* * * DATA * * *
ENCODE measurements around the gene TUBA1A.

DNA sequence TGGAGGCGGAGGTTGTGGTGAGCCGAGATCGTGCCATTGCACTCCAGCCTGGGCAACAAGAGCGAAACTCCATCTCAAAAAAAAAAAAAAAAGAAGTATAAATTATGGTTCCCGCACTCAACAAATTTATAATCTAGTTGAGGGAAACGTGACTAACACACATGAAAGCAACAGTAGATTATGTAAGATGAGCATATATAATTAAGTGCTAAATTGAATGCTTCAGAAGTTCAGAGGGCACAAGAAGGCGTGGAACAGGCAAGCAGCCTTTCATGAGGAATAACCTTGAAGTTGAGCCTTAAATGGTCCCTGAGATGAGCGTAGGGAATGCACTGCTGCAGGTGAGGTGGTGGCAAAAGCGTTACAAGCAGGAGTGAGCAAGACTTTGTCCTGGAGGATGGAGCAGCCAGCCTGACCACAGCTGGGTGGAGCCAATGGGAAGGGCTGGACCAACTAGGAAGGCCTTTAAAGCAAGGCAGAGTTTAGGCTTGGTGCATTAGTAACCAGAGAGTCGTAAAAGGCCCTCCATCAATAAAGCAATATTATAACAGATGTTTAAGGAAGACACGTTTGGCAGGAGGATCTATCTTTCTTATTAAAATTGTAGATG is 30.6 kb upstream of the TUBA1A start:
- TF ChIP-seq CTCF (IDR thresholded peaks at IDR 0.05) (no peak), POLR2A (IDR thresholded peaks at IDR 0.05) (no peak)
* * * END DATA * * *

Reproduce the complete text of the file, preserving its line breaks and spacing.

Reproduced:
ENCODE measurements around the gene TUBA1A.

DNA sequence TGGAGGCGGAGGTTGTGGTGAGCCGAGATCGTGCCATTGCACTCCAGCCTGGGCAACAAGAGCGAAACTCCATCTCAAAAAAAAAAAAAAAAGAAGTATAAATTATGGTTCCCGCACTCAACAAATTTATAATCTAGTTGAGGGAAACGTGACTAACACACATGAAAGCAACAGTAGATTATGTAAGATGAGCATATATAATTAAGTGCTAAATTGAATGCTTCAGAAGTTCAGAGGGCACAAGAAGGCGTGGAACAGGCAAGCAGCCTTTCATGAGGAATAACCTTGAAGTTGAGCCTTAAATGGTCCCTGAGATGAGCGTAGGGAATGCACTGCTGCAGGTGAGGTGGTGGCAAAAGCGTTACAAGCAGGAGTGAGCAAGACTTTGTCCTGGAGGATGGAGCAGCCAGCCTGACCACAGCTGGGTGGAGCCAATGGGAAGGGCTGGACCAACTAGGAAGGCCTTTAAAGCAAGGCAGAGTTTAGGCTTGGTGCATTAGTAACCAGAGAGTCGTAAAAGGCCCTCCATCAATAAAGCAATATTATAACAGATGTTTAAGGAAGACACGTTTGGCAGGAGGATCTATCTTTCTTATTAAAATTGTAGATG is 30.6 kb upstream of the TUBA1A start:
- TF ChIP-seq CTCF (IDR thresholded peaks at IDR 0.05) (no peak), POLR2A (IDR thresholded peaks at IDR 0.05) (no peak)